1. Do I want that to happen to me?
    2. Does my situation make that likely to occur?
    3. What can I do to avoid that happening?

    Aside from that, the only other thing I wanted to mention was “women” & “men”. I think it’s rarely constructive to say things like “women should stay at home”, “modern women have a tough time juggling careers & kids”. It’s better to just start from the angle that the genders /are/ equal (whether that’s true or not), as:

    1. That loses half the baggage of the debate
    2. It moves it to a more rational argument
    3. It moves the whole gender thing forward another step

    Thanks – as ever – for a thought-provoking post!

    daniel

    * * * * * *

    Hi, Daniel. Thaks for this great comment. I like the reminders you give about writing for everyone and not just women. So often, the world is not male/female but conscious/unconscious, and I need to remember to write that way.

    –Penelope

  12. Grace Briones
    Grace Briones says:

    Penelope,

    I’ve been told that in marriage there are good YEARS and bad YEARS. I’ve been reading your blog for about 2.5 years now and I appreciate your honesty about your own work/life. I agree, keep the marriage together. I just found out I was pregnant with my boyfriend’s baby (this past January) in the midst of “fast-tracking” in my career. We live in the trendy SOMA district in SF where mortgage is high and I’ve just decided to take a break from work to stay home with the baby. This is because I realized, just as you write in your columns), that career and $$$$ often times doesn’t bring happiness; our relationships do. In fact, much of my successful work years (60-80 hr weeeks)and single nights out only ended me up in more stress, more debt, more failed relationships, and expensive therapy. My boyfriend (/husband to be) is not very successful (financially or career-wise) at all. He’s from Poland and had an opportunity to become a great classical pianist – instead he decided to be a vagabound in Europe for much of his 20s pursuing alternative music and being hooked on drugs. He’s polished up pretty well – but not exactly the banker or ceo I envisioned myself marrying and showing off to my very superfical “then” friends. Now he’s a banquet/events captain (Union Employee) at a major Hotel – he makes much of his money from gratuity – the position requires no college education. It does pay well – well enough to afford him a tiny loft in SF, where we live togther now. I’m rambling, but the point is, when we first met – I wanted him to have a better and more prestigious career in music or the arts. Then one day he told me: “between you and me I am the much happier one. Do you know why?” ME: “Why” HIM: “Because I have a stable, good-paying, medium responsibility job, 8 minutes from where I live….and I come home every day at a very reasonable hour that affords me the time to spend time with my favorite lady (ME) and my guitars” I didn’t know it then, but this is one of the reasons why I fell in love with him and NOT the highly successful stress freaks I used to date. I think foreigners (Europeans/ South Americans) have a better grasp of what happiness is (love/time) and what it’s not (work/$$$). Now that I’m pregnant, we realize that it’ll be tough with me at home, but we’re willing to make the sacrifice. And we know it’ll be very, very, very tough. (We like to splurge on expensive dinners and Theory clothing) The trade-off is that we’ll be able to enjoy our little family – not something we’d have working crazy obsessed hours in high-powered careers. In the end when we’re like 80 years old, we hope that we had way more good YEARS than bad YEARS – but more importantly, that we stuck it out for each other. In business/management, the mantra is “never quit” -it’s the same for marriage.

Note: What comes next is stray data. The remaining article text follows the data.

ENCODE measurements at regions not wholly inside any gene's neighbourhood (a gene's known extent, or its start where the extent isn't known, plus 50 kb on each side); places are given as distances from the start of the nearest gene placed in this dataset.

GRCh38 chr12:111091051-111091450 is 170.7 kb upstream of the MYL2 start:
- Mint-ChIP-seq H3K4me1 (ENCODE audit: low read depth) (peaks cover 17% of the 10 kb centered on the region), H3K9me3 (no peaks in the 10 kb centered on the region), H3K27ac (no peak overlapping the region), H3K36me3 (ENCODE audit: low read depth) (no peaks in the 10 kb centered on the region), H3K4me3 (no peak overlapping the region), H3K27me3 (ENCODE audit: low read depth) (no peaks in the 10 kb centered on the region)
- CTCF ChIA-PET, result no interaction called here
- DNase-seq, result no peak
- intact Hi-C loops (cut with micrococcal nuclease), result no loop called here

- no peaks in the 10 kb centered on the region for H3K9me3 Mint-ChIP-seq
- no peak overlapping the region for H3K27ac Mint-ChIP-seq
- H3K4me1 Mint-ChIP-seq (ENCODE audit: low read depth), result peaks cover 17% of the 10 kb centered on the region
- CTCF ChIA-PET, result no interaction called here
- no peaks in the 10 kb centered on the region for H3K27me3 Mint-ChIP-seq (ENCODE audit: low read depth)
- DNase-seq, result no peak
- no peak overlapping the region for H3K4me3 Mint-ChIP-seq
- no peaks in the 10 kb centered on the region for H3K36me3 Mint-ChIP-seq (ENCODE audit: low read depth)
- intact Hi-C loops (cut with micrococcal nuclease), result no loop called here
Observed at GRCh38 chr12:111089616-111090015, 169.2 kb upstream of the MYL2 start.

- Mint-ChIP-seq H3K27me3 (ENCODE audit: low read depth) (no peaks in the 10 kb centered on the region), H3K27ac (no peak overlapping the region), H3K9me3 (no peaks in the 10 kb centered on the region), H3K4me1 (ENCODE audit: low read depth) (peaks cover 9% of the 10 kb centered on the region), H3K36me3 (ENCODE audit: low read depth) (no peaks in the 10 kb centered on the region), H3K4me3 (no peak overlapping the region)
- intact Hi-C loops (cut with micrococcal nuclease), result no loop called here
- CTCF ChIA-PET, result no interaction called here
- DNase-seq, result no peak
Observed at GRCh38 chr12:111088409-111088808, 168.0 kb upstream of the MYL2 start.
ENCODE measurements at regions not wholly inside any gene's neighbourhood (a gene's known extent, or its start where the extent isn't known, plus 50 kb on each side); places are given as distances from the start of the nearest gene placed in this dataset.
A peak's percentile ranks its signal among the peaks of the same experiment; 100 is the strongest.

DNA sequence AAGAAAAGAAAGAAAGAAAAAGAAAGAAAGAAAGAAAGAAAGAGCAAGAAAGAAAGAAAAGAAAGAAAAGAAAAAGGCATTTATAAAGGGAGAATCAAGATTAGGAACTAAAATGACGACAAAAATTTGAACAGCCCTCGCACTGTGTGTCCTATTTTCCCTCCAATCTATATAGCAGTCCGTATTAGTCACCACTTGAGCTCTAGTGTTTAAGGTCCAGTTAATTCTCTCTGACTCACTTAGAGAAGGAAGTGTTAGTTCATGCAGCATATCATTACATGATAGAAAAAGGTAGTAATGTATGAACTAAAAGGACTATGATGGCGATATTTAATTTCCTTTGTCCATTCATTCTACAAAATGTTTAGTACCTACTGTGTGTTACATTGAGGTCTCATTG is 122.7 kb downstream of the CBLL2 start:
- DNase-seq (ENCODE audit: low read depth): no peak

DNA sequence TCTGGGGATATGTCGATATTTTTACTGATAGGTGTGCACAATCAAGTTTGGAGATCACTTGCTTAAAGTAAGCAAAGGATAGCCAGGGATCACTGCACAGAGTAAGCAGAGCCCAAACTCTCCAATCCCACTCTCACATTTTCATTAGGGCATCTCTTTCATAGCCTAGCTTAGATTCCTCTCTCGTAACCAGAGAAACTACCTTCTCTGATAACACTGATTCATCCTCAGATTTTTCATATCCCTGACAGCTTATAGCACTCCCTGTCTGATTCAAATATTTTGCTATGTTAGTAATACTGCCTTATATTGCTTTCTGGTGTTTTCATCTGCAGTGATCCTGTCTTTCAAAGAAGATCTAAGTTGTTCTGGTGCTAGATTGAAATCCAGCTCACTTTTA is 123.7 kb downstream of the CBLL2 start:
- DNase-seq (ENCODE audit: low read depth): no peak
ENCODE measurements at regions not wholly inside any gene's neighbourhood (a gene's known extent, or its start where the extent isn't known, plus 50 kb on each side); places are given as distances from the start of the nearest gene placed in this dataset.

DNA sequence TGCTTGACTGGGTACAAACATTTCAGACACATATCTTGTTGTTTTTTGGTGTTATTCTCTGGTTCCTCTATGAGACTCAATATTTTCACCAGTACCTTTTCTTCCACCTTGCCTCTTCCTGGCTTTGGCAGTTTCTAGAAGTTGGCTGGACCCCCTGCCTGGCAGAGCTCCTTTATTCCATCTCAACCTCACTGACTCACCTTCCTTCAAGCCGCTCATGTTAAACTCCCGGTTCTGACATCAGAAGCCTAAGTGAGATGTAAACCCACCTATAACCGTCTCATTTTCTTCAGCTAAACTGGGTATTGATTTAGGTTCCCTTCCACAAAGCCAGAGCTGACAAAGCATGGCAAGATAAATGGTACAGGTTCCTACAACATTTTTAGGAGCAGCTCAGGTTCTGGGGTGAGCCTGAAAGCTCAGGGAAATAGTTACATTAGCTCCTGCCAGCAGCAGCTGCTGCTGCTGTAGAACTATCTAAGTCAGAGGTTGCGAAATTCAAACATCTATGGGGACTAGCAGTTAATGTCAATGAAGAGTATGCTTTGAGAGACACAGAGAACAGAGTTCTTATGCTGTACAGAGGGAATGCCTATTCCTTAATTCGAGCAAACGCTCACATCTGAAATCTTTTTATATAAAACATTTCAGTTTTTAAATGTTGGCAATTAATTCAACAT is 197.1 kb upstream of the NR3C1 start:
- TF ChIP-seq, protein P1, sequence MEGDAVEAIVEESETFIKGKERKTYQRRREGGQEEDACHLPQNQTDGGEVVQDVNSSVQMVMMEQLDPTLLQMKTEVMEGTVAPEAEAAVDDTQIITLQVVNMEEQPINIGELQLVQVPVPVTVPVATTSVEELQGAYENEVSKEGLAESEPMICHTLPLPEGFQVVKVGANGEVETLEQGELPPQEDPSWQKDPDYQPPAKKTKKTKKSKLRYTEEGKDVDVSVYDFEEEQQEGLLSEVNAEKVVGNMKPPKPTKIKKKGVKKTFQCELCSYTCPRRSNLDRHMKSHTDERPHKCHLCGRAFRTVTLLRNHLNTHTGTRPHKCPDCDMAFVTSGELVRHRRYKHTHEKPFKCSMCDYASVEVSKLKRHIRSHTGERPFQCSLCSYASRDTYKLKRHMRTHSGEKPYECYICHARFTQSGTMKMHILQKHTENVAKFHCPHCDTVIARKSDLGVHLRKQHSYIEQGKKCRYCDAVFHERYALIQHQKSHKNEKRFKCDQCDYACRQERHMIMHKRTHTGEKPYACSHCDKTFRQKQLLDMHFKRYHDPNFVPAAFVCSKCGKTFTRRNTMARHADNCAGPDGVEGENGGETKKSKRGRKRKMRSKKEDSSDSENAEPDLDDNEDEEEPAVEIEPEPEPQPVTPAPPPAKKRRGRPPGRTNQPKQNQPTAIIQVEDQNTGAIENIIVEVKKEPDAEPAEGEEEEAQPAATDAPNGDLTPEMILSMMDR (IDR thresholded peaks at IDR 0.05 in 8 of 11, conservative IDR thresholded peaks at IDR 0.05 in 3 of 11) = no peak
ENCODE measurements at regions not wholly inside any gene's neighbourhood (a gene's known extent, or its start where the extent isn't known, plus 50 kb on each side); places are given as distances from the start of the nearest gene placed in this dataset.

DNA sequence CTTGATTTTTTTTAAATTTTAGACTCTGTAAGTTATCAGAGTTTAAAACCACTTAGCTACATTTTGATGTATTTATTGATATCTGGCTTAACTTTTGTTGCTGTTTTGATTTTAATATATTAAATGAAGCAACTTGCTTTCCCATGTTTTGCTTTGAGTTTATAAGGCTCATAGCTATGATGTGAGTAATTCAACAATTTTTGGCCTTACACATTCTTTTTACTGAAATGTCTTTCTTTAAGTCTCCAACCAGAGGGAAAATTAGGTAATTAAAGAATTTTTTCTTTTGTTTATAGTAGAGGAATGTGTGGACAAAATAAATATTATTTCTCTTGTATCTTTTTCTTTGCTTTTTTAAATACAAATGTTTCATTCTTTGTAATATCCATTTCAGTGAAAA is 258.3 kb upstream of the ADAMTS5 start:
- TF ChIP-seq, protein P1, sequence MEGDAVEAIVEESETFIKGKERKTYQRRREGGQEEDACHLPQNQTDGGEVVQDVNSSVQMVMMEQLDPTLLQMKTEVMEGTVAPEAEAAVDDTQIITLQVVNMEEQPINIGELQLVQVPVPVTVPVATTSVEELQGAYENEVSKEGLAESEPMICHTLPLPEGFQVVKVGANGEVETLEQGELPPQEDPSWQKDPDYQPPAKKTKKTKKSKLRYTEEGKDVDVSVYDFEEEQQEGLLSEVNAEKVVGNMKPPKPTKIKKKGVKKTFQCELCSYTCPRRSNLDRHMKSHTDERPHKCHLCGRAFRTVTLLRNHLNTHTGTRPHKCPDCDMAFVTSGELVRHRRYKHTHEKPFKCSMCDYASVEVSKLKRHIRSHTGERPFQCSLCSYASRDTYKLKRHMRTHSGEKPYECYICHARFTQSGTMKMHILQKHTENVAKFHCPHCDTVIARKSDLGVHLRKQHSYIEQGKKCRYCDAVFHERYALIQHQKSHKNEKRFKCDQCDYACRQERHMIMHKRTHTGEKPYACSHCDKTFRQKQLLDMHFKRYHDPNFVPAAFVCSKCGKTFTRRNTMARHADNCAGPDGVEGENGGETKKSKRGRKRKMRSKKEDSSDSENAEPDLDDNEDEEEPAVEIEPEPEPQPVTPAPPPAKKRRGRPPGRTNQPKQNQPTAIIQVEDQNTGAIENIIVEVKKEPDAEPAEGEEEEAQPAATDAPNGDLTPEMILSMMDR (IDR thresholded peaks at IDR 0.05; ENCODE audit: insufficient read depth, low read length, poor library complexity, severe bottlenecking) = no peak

Good luck. Happy Mother’s Day

    Grace Briones (F, 27, Power Engineer, SF, CA)

  13. Philip
    Philip says:

    Hello Penelope,

    I am really happy I stumbled upon your blog, I look forward to reading it every chance I get.